Reflection: Accountability Classifying Living Things - Section 4: Elaborate/Evaluate


In this lesson, Classifying Living Things, I used the Three Stray, One Stay strategy as a way to encourage collaboration and discourse amongst my students. This strategy is an effective approach to facilitate group discussion as students collaborate with one another about a specific topic, question, assessment review, experiment, or assignment. Typically, students move from their own group to another group where they learn about that group’s ideas, thoughts, and/ or way of doing something.  It’s an opportunity for students to develop their own understanding as they listen and discuss with new group members about the concepts presented within the lesson that day. 

The Three Stray, One Stay strategy can be implemented and modified in any way that suits the need of the lesson or purpose of the lesson. I originally came across this strategy and it was named Two Stray, One Stay, however, with the number of students in my class, I adapted it to suit my class size.  As students work on a given task, they are asked to record detail on a recording sheet. Once they finish, they select a group member to go to a different group to learn about that group’s method or approach to the assignment. While visiting another group, they are listening and writing key details on their recording sheet to bring back to their original group and share what they have learned. Meanwhile, with the remaining three students at the original group, one becomes the “teacher” or “leader of the group and leads the discussion with the new member that has strayed to them.  One the strayed students return to their original group, they share what they learned while they were away.  The whole process allows students to collaborate with one another and synthesize information.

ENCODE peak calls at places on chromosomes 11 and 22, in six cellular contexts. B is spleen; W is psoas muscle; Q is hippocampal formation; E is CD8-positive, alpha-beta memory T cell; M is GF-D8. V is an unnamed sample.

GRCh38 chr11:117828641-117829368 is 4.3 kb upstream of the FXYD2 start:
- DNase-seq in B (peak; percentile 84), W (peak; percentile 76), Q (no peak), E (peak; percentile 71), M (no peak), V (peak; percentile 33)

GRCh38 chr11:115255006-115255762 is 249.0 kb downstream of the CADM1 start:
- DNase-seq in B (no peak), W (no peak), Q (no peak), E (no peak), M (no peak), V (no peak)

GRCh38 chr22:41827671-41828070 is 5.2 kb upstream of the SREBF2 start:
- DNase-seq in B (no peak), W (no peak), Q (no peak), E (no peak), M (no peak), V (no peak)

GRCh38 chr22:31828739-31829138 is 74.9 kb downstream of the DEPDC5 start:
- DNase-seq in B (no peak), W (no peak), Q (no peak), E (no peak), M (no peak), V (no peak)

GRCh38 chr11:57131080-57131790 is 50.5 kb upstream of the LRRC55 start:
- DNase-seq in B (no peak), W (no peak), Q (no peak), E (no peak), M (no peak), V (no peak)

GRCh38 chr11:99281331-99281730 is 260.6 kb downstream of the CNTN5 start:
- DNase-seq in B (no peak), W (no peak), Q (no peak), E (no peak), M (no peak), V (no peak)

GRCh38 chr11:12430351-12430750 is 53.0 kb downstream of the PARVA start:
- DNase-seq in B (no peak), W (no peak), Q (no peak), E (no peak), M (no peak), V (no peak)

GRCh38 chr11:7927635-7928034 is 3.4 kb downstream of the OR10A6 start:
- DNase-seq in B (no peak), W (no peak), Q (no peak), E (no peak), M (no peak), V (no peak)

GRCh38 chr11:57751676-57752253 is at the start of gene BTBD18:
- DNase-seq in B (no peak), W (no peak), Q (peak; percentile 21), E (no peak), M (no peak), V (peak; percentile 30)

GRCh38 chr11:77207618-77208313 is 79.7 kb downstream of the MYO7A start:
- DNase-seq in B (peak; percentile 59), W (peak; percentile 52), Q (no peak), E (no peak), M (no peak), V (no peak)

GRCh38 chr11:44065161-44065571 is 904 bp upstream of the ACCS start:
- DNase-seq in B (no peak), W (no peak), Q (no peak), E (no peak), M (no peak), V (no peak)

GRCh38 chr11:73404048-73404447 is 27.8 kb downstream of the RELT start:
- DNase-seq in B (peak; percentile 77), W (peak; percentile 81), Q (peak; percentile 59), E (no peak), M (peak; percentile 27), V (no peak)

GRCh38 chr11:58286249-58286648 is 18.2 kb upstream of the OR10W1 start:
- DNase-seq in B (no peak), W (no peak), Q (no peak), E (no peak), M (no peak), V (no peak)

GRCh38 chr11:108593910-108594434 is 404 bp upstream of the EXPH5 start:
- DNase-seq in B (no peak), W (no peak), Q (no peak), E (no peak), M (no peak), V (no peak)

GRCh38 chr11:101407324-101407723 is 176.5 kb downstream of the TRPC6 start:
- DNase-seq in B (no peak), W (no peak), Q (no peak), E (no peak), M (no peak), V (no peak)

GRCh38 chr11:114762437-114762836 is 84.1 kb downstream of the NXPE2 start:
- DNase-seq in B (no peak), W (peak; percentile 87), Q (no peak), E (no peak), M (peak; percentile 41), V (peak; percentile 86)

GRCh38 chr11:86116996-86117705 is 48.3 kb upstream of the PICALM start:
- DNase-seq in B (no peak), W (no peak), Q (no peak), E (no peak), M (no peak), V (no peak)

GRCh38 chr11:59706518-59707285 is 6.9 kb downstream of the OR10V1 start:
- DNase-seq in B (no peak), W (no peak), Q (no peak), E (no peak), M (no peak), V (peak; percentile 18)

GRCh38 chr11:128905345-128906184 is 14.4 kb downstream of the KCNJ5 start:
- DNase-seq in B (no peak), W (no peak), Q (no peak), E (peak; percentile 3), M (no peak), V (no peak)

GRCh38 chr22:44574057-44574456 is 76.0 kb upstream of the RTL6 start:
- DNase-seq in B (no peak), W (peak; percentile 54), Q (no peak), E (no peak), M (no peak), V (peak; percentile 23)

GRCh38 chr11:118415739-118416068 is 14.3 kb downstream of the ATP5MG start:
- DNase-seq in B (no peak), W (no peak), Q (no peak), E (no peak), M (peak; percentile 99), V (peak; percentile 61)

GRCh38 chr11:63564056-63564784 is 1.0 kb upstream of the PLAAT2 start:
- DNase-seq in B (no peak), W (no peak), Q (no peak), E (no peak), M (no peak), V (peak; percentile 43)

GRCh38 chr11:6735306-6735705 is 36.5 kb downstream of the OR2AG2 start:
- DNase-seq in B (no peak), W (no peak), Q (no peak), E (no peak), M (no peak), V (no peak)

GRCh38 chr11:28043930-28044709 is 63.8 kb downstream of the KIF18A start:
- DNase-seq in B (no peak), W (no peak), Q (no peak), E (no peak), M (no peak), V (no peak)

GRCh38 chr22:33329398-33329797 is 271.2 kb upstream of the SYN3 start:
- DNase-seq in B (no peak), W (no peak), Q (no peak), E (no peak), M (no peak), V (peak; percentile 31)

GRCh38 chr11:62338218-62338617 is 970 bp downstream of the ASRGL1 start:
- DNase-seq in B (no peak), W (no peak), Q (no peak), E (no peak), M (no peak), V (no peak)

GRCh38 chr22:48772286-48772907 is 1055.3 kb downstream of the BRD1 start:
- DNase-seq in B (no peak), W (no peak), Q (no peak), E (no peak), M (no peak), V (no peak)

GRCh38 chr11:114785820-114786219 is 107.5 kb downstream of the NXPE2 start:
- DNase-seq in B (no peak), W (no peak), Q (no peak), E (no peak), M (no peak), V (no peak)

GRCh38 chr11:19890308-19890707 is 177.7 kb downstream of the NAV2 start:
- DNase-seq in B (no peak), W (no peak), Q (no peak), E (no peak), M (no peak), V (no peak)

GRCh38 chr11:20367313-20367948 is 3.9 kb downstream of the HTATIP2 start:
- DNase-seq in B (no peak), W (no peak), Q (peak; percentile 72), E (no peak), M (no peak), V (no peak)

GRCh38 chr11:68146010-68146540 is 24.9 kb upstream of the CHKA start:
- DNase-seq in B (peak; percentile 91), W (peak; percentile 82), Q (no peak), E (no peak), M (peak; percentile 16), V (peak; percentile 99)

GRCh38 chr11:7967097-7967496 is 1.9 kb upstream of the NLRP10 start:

I used this strategy after students finished classifying organisms. I handed them a recording sheet to note observations of their own arrangement and from what they learn of other group arrangements in the class. First they discussed as a group and write down key details about the way they classified the organisms.They selected one member to stray to another group to observe, discuss, and write down information they learned while there. When the member left, the remaining members received another group's "strayed" member where they all engaged in a discussion about the classified organisms they had before them. The teacher of the group shared with the "strayed" member how they decided to group their organisms. Some related it to habits, body features, while others arranged them by movement and ecosystems.  In all, I was very impressed with my students. They understood the task and carried it out well.  It made me realize the importance of giving students more opportunity to work together and engage in conversation throuhgout a lesson.

  Accountability: Three Stray, One Stay
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Classifying Living Things

Unit 3: Ecosystems and Interactions
Lesson 3 of 19

Objective: SWBAT identify five reasons for why we classify living things.

Big Idea: Students will explain and justify ways to classify organisms.

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23 teachers like this lesson
Science, classification, Ecosystems, interaction
  60 minutes
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